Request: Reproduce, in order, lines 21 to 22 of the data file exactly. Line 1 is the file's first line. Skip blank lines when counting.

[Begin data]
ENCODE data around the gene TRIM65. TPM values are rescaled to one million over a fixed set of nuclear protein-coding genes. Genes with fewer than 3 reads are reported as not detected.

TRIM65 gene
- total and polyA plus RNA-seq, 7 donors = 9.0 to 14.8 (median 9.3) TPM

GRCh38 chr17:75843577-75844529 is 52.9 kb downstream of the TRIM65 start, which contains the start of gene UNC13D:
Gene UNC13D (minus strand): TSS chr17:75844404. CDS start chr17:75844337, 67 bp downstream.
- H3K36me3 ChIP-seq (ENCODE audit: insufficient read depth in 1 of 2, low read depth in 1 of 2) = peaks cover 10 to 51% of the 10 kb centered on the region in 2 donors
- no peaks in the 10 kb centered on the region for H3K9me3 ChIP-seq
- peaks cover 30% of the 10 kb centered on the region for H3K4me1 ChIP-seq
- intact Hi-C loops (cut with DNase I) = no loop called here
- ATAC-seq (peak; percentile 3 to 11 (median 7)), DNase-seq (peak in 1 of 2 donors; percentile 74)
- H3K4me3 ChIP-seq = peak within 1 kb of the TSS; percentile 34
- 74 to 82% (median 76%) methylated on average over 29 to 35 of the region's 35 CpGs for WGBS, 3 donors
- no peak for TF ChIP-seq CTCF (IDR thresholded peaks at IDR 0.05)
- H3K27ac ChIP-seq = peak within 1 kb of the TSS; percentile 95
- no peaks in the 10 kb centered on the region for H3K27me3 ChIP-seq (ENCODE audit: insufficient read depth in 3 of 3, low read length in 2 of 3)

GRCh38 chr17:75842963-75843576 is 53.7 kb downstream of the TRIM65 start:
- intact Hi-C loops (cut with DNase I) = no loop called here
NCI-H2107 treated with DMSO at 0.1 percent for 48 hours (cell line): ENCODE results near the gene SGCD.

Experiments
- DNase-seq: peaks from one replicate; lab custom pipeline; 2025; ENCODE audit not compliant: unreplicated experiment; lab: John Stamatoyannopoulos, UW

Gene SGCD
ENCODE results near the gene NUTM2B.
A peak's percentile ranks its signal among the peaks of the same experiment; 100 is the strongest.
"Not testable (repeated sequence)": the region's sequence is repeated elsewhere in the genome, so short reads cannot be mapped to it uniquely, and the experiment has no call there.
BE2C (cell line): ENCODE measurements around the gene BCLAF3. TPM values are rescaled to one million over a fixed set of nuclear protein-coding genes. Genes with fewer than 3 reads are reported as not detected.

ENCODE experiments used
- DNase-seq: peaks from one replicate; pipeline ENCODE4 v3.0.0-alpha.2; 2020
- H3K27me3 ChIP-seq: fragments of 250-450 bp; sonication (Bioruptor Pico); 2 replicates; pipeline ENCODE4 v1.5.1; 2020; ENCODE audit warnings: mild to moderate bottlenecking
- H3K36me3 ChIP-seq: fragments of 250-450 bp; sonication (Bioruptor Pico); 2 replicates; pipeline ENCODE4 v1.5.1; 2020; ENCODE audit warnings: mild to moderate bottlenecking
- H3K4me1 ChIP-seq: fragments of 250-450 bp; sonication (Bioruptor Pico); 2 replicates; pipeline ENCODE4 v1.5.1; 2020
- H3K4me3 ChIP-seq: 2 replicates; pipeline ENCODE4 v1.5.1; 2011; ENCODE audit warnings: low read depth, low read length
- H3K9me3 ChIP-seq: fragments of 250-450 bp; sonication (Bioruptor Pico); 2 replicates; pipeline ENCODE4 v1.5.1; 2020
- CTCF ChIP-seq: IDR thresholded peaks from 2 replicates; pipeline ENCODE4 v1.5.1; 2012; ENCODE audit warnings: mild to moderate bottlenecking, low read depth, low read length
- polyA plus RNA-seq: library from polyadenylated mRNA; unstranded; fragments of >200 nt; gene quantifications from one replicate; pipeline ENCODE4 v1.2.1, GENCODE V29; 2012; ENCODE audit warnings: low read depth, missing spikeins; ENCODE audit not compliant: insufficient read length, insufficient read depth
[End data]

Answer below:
Gene SGCD
ENCODE results near the gene NUTM2B.